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Filmmaker Danae Elon returned to Tribeca this year with the story of a decision usually made in private: in Partly Private, filmed during her first pregnancy, she and her husband explore the debate over male circumcision. Theirs is a journey that is at once personal, global, frank, and enlightening.
Congratulations on winning the Best New York Documentary Award! You seemed so surprised in your acceptance.
I am so shocked. I so did not expect it—that was the crazy thing about it. I thought that if I had won, someone would have told me ahead of time. So I was kind of torn about going: I hadn’t seen my family all week, but then I thought, “No, I have to go out and support my fellow filmmakers.” When [Rachael Ray] called my name, I nearly fainted! I am really happy for the crew and the film and for those who worked on it. It really makes a big difference for all of us. We are so happy.
It is especially meaningful because this doc is so personal. The Festival has been kind of difficult for me. Given the personal nature of my film, I have felt very vulnerable and exposed this week, which caught me by surprise. I love the Festival, but my mood had been descending, so this was incredible validation.
What makes Partly Private a Tribeca Must-See?
The audiences all week have really loved the film. No matter what the critics say, to be able to make people laugh for an hour-and-a-half is what counts. The minute you bring out an emotion in people—it’s kind of the reason why I make films. So wonderful to hear the laughter.
I watched the film at home and really loved it.
But when it plays with an audience, people crack up, and then it infects other people. I don’t know how many more times the film will play with an audience, so I feel very strongly about Tribeca. It’s my city, and it feels like my Festival. It’s an honor to screen at Tribeca.
What’s the craziest thing that happened while making the film?
I was arrested by the NYPD for talking to a man on a horse about circumcision. The craziest thing was that the camera was still on when they took it away from me. Thing is, the police happened to leave the camera on a stoop pointed directly at me, so they unknowingly filmed my arrest. (They turned it off afterwards.)
So the bad news was the NYPD had my camera impounded for about a month, so I couldn’t film the last month of my pregnancy. But the good news was that when I got the camera back, I had the footage of the arrest.
What are your hopes/fears/wishes regarding Tribeca?
I would love the film to be able to play in front of as many audiences as possible. It’s a different experience screening in your living room (either on TV or on DVD), so I hope to give the film a little longer life in the theater.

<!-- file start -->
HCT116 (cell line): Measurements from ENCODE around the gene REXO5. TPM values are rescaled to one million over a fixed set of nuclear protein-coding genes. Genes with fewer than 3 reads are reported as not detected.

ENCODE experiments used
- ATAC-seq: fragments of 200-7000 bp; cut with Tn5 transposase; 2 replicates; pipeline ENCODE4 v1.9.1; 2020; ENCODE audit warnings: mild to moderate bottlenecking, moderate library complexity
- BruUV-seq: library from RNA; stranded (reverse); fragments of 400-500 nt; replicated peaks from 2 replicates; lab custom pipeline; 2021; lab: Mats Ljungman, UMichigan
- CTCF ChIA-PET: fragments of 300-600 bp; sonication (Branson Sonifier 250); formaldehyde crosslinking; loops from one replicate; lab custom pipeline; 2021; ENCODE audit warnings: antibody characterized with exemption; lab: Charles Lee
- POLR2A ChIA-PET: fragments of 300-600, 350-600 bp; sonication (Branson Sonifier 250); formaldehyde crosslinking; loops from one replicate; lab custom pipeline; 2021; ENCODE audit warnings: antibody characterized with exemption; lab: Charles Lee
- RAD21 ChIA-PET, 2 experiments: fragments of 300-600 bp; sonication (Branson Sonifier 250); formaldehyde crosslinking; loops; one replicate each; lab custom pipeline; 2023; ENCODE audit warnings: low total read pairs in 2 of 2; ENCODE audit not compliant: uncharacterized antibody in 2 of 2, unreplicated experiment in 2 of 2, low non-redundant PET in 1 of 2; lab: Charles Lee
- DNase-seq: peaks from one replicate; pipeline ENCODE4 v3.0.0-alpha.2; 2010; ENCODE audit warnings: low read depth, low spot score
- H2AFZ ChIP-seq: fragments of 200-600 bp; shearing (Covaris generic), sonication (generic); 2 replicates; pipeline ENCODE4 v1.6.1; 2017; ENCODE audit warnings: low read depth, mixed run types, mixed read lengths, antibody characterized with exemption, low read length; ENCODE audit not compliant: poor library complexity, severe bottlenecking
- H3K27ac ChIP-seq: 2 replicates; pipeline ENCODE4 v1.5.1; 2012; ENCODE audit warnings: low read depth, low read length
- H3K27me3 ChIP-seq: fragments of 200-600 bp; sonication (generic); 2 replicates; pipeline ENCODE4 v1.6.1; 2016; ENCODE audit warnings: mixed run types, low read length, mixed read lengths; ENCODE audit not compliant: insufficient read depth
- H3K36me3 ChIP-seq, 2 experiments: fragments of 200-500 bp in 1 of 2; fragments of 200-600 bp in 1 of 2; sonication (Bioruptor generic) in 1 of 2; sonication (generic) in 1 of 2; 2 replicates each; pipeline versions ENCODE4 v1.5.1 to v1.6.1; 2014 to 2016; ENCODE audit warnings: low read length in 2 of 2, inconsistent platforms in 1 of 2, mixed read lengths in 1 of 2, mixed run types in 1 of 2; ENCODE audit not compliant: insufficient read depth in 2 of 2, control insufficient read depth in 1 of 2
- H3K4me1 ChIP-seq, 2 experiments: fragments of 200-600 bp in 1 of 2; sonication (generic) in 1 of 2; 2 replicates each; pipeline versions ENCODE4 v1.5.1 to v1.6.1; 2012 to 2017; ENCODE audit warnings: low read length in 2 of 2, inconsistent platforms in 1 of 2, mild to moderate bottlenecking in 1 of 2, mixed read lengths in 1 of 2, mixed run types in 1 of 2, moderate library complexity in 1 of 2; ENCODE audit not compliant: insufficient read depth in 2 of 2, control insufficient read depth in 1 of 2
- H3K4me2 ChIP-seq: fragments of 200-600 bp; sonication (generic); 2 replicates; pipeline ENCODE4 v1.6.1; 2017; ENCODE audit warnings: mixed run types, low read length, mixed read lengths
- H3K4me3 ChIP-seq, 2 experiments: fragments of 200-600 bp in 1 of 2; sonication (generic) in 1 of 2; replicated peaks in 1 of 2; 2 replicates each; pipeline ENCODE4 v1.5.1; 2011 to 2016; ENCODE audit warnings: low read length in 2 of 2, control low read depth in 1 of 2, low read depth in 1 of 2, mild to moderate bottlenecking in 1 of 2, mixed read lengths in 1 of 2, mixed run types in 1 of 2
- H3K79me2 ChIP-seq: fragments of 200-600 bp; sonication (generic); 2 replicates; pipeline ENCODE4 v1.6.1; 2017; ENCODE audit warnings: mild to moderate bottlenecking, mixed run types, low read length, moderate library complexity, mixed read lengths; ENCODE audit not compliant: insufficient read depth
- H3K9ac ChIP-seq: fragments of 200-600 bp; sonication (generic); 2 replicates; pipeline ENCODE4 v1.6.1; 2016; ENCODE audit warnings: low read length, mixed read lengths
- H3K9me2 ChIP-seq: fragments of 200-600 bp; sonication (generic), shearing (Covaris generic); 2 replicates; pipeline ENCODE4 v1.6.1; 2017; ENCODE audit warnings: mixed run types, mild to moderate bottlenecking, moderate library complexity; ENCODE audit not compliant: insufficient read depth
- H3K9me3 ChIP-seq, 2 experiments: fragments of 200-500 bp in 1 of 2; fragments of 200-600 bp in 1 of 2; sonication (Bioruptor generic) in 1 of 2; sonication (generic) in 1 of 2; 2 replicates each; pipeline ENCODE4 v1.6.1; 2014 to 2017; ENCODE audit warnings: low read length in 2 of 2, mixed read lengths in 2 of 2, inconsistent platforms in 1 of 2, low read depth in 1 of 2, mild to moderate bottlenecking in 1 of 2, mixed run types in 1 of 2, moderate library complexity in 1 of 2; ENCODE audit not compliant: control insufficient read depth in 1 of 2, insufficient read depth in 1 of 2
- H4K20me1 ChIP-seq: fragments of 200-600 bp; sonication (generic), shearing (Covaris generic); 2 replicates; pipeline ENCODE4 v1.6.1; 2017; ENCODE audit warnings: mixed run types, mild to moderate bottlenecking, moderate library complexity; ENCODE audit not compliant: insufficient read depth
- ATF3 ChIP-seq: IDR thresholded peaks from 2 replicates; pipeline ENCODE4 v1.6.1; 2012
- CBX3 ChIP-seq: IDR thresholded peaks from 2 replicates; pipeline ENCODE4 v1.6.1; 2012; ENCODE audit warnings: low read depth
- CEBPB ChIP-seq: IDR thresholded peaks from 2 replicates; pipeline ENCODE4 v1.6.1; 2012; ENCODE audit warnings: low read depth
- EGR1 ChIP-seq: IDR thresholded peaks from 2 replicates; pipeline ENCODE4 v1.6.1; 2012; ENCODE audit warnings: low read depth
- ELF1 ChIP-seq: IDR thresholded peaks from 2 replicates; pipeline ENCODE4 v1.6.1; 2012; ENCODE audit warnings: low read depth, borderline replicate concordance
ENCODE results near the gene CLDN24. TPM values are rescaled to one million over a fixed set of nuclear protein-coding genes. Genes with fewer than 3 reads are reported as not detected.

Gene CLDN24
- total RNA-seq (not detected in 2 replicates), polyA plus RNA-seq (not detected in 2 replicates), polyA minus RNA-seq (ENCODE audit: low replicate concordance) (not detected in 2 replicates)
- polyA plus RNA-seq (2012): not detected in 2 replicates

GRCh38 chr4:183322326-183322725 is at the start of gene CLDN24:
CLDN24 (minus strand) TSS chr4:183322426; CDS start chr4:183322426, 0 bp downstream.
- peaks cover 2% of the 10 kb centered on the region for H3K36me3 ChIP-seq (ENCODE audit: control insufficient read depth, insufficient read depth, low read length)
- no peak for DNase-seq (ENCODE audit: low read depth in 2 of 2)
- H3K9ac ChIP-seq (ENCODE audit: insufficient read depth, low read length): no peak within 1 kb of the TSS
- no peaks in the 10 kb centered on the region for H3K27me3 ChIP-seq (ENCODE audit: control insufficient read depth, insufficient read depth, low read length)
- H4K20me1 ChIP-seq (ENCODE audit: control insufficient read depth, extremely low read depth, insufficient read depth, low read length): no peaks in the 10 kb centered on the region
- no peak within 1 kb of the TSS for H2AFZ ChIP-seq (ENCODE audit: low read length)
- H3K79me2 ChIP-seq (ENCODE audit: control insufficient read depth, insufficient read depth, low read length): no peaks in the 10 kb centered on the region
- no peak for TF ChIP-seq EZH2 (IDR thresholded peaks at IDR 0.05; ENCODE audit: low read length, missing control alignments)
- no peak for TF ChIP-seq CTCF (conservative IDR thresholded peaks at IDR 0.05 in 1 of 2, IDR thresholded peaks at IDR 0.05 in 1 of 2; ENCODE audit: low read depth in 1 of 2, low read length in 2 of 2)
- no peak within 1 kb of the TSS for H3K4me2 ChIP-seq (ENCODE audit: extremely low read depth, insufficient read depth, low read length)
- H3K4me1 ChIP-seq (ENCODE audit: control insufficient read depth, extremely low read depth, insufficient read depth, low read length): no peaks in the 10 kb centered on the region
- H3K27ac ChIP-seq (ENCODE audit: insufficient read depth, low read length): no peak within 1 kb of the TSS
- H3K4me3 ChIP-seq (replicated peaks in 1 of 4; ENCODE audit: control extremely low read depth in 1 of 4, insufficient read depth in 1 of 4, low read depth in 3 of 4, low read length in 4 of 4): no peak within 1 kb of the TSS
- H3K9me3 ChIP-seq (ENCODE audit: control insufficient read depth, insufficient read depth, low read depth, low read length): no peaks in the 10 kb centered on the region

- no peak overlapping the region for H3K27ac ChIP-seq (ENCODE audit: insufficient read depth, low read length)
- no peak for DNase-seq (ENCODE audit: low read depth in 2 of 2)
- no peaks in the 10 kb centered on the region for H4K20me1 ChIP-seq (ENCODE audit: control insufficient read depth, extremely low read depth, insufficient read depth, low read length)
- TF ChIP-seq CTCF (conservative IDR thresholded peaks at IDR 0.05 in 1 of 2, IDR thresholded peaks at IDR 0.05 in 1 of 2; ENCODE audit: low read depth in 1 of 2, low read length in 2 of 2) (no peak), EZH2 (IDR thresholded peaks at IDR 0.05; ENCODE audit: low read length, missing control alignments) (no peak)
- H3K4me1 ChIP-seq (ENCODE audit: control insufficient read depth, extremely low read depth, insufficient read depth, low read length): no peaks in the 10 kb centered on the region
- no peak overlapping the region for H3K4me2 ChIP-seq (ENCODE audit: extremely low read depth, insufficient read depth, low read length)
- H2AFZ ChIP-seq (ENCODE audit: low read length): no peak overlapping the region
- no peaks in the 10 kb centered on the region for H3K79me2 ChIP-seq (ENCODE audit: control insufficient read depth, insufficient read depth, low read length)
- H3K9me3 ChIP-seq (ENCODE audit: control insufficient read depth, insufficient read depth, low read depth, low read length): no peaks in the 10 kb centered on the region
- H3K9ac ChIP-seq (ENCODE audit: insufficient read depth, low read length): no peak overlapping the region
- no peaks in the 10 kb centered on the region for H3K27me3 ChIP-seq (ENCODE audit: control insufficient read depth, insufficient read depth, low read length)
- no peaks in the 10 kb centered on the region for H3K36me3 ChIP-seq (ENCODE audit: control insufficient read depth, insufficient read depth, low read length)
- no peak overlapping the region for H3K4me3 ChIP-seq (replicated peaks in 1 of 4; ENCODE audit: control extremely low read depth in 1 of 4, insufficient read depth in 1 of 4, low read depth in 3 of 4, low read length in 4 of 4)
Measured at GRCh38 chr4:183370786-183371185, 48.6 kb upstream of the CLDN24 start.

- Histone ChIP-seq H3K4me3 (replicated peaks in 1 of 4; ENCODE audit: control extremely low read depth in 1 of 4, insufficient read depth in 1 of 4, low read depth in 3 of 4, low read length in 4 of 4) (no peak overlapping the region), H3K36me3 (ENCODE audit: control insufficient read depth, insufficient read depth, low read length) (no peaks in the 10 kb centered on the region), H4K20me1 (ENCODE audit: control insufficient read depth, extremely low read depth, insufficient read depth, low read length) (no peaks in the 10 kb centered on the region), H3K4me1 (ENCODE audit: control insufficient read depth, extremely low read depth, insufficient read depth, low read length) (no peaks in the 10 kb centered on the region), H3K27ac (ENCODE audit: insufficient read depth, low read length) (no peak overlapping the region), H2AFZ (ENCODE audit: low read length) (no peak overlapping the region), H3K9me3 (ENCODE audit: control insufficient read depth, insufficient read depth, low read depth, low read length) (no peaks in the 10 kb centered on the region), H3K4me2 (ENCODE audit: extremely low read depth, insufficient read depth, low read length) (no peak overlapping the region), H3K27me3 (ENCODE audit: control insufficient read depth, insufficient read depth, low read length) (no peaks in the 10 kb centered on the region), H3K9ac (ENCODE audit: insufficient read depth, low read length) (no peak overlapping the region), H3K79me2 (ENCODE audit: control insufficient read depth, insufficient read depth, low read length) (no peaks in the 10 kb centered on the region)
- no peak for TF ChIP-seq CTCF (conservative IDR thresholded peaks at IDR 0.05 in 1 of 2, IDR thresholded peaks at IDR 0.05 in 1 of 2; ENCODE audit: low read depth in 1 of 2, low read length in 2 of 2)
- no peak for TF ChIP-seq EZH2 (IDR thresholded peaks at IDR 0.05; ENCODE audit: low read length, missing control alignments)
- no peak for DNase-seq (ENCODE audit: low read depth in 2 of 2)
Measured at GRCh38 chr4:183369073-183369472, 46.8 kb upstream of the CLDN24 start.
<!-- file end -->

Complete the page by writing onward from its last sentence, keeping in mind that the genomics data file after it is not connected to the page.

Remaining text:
But ultimately, we want people to see the film, to know what we’ve worked so hard on, so I hope it eventually has a broadcast in the U.S. It’s an interesting topic in America, and lots of people are asking these same questions. Just this week, I have had people come up to me and say, “We had the same argument/debate/conversation!” I think it will hit a nerve with many families in this city, and across the country.
If you could have dinner with any filmmaker (alive or dead)—who would you want it to be?
The person highest on my list right now is Heddy Honigmann. She’s a filmmaker that I am really inspired by. I appreciate filmmakers who make me happy to be a documentary filmmaker. When I’m moved by a film, I’m also happy for the filmmaker and what they’ve been able to do.
On a side note… in my film, there is an anti-circumcision demonstration in DC. Everyone comes off as off-the-wall in person, yet they are saying such sensible things. It’s a strange contrast. Anyway, I remember asking one of them what they thought about their fellow protesters, and he said, “I wouldn’t have dinner with them, but I will protest with them.” Funny.
What piece of art (film/book/music/what-have-you) do you recommend to your friends?
Well, I have a book that I always recommend to friends trying to get over a broken heart or a relationship that ended: they should read Tolstoy's War and Peace. I tell, them, “By the end of the book, you’ll be over it. You will go through a whole saga, and a whole other life, and you’ll be over it.” I did that once, and it worked for me. It’s really one of the best novels ever written.
Oh, and I would recommend the piece of art [Tom Slaughter's A Map of NYC (with directions to the Tribeca Film Festival), 2009] I won with the prize last night! I looked at the art on the website a few weeks ago, and this piece was definitely my favorite. It’s beautiful!
Have your sons (now two and four) seen the film?
They are the biggest fans. But all they want is the popcorn. At the premiere, they were fighting over popcorn, not the shape of their penises.
What’s next for you?
I am working on a film called The Evil Tongue, which tells a story that takes place in an ultra-Orthodox community. It deals with cases of sexual abuse that are uncovered by a journalist at the Baltimore Jewish Times. The title comes from a prohibition in Judaism—lashon hara—which dictates that Jews are not allowed to speak evil about any other Jew, or expose them to the authorities. We’ve been filming over the past three years.